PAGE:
Aims: The aims of the study are to investigate the additive effect of exogenous short-carbon chain phospholipids, C2-ceramide, on an anti-cancer drug paclitaxel (PTX)-induced senescence of human non-small cell lung cancer (NSCLC) cells deficient in functional p53 and p16, and to examine whether mitogen-activated protein kinase (MAPK) plays a role in ceramide-sensitized senescence of NSCLC cells. Main methods: To determine whether exogenous C2-ceramide renders lung cancer cells more sensitive to PTX treatment, techniques employing a flow cytometry-based cell cycle analysis and acidic β-galactosidase staining for senescent cells were used. Furthermore, to elucidate the role of MAPK proteins in modulating senescence, assays for protein levels of selective MAPKs and Bcl-2 family members, and detection of transcriptional levels senescence-associated genes were used in the study. Key findings: A sub-lethal dose of C2-ceramide sensitized the NSCLC H1299 cells to PTX treatment. The additive effects of C2-ceramide and PTX resulted in proliferative inhibition, G2-phase arrest of cell cycle, activation of p38 and eventually premature senescence. Importantly, neither p53, p21waf1/cip1 nor p16ink4 was shown to be involved in C2-ceramide-sensitized proliferative inhibition and senescence of H1299 cells by PTX in our study. Significance: Our study demonstrates that the short-carbon chain C2-ceramide can effectively sensitize PTX-induced senescence of H1299 cells via both p21waf1/cip1- and p16ink4-independent pathways.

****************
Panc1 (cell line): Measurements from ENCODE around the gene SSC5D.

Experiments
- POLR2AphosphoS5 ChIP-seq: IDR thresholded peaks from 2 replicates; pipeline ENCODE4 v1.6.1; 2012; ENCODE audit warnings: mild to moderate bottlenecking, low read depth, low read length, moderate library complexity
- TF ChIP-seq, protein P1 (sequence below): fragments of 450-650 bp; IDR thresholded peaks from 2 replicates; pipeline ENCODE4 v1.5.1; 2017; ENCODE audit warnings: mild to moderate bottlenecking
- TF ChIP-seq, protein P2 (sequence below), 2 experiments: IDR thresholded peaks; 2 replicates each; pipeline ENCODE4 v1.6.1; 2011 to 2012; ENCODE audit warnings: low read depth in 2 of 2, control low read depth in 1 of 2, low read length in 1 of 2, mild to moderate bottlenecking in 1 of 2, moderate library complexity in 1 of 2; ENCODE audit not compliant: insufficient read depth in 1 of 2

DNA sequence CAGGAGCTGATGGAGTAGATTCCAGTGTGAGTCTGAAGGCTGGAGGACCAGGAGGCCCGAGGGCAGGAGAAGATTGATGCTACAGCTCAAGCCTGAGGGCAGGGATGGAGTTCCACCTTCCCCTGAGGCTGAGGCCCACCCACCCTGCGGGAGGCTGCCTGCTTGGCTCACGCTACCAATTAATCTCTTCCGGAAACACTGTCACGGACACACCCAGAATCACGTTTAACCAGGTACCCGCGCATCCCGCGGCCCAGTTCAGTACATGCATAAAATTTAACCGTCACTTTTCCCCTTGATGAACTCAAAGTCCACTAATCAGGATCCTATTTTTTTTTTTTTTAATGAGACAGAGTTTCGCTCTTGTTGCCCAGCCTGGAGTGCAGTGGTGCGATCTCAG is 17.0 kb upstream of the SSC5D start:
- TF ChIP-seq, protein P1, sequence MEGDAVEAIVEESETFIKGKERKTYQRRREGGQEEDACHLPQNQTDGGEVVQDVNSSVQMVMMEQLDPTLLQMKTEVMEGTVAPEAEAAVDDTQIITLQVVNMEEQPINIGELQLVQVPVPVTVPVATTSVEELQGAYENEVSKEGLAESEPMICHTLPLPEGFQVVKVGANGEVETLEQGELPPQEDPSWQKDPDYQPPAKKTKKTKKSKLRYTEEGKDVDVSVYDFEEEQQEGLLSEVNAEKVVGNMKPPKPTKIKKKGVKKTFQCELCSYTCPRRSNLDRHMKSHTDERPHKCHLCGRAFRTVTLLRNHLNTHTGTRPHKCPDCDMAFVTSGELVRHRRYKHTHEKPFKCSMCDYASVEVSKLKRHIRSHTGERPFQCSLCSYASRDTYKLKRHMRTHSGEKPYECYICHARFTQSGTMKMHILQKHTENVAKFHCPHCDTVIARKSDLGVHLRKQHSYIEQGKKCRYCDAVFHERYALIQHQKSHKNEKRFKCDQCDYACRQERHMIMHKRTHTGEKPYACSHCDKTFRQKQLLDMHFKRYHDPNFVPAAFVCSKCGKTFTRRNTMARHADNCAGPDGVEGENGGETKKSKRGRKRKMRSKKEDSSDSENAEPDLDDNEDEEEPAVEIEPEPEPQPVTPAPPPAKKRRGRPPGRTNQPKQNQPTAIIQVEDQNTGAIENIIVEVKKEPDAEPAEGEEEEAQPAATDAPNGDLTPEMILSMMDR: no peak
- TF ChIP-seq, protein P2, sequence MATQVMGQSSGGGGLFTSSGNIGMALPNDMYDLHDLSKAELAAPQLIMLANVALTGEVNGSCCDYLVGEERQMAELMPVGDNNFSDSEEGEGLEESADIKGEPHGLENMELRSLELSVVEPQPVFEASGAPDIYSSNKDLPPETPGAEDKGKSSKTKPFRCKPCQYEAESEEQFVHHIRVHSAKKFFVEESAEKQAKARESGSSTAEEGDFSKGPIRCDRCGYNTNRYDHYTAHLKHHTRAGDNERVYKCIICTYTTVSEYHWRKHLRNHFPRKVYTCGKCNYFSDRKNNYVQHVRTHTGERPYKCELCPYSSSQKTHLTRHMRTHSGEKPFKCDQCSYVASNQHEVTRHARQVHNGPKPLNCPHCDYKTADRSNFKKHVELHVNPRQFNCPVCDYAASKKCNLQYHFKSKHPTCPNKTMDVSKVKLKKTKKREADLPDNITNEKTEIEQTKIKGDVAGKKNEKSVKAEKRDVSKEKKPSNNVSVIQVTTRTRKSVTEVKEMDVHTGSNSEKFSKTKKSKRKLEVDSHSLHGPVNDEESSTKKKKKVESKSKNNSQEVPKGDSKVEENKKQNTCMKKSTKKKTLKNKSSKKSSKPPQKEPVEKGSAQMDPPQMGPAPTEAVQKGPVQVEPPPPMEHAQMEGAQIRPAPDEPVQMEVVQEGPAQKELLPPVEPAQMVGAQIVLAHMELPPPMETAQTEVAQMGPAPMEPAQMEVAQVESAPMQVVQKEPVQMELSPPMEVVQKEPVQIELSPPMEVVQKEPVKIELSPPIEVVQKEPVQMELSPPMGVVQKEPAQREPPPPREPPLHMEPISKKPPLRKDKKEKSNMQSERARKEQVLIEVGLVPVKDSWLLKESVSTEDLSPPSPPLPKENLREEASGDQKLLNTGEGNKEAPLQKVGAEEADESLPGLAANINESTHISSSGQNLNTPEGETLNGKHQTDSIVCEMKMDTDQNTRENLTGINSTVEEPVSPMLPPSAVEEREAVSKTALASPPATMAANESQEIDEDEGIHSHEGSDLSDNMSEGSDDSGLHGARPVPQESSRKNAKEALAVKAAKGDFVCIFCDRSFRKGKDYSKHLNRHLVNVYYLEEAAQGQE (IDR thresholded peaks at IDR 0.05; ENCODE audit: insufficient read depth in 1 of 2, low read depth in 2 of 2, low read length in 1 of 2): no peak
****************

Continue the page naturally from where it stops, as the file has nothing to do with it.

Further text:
ASJC Scopus subject areas
- Biochemistry, Genetics and Molecular Biology(all)
- Pharmacology, Toxicology and Pharmaceutics(all)